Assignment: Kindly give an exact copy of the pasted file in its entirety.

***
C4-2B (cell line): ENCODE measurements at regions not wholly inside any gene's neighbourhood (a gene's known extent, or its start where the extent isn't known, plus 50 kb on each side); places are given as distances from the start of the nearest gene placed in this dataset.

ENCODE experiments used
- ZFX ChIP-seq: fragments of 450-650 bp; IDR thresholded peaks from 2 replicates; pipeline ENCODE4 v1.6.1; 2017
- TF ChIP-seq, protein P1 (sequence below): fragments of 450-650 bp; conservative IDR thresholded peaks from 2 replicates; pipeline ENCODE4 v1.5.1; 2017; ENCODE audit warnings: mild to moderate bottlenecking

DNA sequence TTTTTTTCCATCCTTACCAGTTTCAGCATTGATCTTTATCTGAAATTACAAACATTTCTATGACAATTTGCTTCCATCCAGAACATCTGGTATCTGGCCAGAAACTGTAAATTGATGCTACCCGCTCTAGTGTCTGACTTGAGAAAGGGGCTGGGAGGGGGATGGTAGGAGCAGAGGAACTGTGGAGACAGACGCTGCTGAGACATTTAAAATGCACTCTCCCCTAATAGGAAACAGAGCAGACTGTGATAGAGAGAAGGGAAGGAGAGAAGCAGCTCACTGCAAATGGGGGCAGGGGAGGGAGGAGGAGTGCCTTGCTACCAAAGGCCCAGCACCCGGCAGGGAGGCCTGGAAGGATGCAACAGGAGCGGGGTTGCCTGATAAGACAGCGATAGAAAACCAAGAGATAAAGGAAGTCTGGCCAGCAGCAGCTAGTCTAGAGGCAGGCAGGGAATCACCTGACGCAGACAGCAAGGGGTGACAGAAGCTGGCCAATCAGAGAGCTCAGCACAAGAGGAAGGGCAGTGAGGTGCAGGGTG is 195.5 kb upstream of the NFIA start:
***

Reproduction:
C4-2B (cell line): ENCODE measurements at regions not wholly inside any gene's neighbourhood (a gene's known extent, or its start where the extent isn't known, plus 50 kb on each side); places are given as distances from the start of the nearest gene placed in this dataset.

ENCODE experiments used
- ZFX ChIP-seq: fragments of 450-650 bp; IDR thresholded peaks from 2 replicates; pipeline ENCODE4 v1.6.1; 2017
- TF ChIP-seq, protein P1 (sequence below): fragments of 450-650 bp; conservative IDR thresholded peaks from 2 replicates; pipeline ENCODE4 v1.5.1; 2017; ENCODE audit warnings: mild to moderate bottlenecking

DNA sequence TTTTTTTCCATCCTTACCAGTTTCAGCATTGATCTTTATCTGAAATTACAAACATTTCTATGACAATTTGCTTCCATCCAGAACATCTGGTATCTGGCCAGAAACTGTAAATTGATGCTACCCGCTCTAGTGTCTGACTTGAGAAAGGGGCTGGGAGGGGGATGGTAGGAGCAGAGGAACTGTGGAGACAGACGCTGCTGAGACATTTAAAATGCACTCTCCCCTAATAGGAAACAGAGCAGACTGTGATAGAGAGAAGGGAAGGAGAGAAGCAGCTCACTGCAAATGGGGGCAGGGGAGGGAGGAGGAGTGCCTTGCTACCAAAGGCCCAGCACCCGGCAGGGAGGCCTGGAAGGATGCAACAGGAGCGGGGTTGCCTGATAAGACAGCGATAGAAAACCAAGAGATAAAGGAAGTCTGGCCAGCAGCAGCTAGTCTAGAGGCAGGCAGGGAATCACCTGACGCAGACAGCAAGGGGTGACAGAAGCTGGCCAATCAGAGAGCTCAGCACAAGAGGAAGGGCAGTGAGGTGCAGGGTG is 195.5 kb upstream of the NFIA start: